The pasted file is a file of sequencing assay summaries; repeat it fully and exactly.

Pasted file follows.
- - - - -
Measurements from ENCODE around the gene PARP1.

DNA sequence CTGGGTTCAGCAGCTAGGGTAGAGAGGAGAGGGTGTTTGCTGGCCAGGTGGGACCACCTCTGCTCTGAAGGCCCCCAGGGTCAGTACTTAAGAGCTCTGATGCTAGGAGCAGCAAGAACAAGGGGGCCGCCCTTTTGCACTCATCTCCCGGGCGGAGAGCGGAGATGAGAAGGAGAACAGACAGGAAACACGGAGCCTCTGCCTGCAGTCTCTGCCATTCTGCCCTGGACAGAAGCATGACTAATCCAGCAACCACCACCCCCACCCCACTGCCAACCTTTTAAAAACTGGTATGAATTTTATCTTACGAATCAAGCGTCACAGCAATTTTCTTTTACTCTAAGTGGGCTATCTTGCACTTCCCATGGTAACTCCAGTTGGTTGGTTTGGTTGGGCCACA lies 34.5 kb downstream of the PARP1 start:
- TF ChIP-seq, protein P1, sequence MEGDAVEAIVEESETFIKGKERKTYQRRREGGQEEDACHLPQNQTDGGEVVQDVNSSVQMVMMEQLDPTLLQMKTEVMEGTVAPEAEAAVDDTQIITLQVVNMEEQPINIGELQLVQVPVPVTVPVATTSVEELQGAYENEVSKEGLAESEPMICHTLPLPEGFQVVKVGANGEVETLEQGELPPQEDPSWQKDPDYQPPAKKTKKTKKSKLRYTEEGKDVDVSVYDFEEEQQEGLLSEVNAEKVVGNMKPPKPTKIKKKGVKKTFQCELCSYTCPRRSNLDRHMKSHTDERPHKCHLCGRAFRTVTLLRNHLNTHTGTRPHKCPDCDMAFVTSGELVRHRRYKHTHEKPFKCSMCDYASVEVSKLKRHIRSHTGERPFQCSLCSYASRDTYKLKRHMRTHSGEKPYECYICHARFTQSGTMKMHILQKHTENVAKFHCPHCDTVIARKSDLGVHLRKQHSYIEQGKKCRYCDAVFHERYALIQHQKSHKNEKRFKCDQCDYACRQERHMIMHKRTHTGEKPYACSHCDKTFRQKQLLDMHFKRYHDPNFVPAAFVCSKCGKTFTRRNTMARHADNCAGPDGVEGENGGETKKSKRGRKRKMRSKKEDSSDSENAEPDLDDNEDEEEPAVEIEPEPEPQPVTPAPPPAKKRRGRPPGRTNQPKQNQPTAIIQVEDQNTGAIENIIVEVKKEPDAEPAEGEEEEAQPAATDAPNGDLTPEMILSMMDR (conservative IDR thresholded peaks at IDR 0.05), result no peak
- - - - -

Measurements from ENCODE around the gene PARP1.

DNA sequence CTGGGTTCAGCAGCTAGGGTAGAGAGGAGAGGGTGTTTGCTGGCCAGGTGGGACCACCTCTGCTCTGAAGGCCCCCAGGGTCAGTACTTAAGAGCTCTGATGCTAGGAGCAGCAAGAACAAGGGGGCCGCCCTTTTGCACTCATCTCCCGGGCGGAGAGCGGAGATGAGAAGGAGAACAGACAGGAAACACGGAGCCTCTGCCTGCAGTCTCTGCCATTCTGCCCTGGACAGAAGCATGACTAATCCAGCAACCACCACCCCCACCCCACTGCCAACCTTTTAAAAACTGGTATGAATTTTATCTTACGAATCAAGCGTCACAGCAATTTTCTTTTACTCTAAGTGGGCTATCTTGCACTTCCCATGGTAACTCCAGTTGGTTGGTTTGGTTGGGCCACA lies 34.5 kb downstream of the PARP1 start:
- TF ChIP-seq, protein P1, sequence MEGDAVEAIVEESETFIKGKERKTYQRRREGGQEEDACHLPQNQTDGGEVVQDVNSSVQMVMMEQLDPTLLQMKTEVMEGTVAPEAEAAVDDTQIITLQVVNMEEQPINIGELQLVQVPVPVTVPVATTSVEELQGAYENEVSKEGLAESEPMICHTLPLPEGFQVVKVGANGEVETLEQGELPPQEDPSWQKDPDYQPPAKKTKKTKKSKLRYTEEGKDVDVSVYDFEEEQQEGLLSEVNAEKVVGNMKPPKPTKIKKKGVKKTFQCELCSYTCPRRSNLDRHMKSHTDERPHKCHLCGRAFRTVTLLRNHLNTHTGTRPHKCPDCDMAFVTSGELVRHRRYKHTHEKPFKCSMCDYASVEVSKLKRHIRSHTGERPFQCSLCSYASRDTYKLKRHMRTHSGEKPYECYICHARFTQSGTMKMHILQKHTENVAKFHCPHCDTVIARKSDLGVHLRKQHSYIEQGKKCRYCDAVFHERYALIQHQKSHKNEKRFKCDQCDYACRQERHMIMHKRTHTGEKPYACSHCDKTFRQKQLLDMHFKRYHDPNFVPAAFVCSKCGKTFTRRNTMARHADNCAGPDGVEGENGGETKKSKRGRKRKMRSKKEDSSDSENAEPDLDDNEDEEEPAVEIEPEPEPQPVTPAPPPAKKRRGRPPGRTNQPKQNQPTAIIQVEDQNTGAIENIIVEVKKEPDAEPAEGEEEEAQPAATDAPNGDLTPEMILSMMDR (conservative IDR thresholded peaks at IDR 0.05), result no peak